Greek President Prokopis Pavlopoulos said there’s increasing support internationally for the British Museum to return the stolen Parthenon Marbles despite years of refusal and with officials there saying the treasures now belong to them and not Greece.
During a visit to the Acropolis Museum, which opened with 2009 and was designed to house the Marbles if they are ever returned, he noted a piece in the London Sunday Times by a Deputy Editor, Sarah Baxter, who joined the chorus of those who said they should be returned.
He said, “A major goal, of key national importance, namely the return of the Marbles … is gaining increasing international support,” without noting that’s been the case for years and hasn’t led to any chance of the marbles return.
He added that the increased backing for the Greek government’s aim to secure the sculptures “should not lead to complacency on our part.” “On the contrary, it increases our obligations,” he said.
Ironically, the ruling Radical Left SYRIZA of Prime Minister Alexis Tsipras said the Marbles don’t belong to Greece but to the world and that it’s not willing to go to court to try to get them back, letting the stolen goods stay in London.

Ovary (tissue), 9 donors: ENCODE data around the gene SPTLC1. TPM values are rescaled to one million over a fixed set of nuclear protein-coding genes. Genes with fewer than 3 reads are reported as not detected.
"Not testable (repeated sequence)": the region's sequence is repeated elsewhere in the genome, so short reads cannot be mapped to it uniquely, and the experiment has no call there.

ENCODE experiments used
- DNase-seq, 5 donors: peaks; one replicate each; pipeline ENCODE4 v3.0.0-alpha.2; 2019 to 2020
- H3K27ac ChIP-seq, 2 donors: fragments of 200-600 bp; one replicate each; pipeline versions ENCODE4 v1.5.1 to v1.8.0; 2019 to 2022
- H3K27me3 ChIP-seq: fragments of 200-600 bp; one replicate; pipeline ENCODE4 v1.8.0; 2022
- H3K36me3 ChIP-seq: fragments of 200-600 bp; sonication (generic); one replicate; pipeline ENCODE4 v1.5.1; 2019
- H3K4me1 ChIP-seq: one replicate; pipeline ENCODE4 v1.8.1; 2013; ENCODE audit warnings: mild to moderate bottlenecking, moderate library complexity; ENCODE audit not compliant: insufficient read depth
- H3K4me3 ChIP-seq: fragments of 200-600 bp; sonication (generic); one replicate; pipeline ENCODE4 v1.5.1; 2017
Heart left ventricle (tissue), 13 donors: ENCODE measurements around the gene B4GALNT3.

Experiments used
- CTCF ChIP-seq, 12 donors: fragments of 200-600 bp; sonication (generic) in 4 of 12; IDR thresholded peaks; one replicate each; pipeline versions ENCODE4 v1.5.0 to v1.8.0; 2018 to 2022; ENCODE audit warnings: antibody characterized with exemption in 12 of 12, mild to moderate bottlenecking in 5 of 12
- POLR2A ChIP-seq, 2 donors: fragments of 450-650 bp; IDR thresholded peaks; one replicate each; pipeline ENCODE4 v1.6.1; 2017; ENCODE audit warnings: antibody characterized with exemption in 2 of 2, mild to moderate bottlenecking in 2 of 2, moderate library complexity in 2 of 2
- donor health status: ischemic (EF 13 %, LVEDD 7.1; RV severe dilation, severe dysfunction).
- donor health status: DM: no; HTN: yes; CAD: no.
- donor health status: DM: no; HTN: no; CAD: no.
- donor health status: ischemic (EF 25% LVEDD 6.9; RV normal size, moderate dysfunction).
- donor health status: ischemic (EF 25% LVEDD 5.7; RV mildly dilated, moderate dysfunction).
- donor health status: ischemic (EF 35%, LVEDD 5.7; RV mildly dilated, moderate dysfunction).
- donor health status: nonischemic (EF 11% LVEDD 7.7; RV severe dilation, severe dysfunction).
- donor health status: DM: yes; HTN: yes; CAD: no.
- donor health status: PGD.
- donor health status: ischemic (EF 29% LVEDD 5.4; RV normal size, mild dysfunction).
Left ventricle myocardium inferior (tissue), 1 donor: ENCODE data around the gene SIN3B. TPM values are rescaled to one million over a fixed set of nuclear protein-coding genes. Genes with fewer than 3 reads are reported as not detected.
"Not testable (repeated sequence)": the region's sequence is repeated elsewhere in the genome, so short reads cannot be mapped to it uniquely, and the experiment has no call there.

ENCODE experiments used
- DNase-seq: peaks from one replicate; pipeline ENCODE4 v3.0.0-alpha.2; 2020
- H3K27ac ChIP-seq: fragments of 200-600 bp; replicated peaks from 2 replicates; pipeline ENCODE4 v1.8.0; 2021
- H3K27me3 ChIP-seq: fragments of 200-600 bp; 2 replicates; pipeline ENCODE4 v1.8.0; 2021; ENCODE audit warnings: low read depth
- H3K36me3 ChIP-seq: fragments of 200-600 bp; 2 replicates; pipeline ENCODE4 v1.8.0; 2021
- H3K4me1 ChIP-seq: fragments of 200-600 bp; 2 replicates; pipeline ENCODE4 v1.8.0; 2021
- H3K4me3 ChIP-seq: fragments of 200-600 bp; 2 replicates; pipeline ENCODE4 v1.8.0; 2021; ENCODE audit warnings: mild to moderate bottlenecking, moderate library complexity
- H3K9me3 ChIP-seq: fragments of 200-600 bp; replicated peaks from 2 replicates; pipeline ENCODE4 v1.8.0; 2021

Baxter, as have many others, including the late writer Christopher Hitchens, the foremost champion of the Marbles return, wrote that with the opening of the Acropolis Museum that the British Museum has no argument left to keep them.
The Acropolis Museum in Athens is perfectly capable of hosting its original sculptures of the Parthenon instead of the copies it exhibits, she wrote.
“I simply can’t think of a sound reason for refusing Greece’s claim for their return,” she said. She added that, “It is hard to deny that they belong to their original place, why not exchange them? We are fighting a losing battle to maintain our looting when there are innovative ways to share our knowledge,” she added.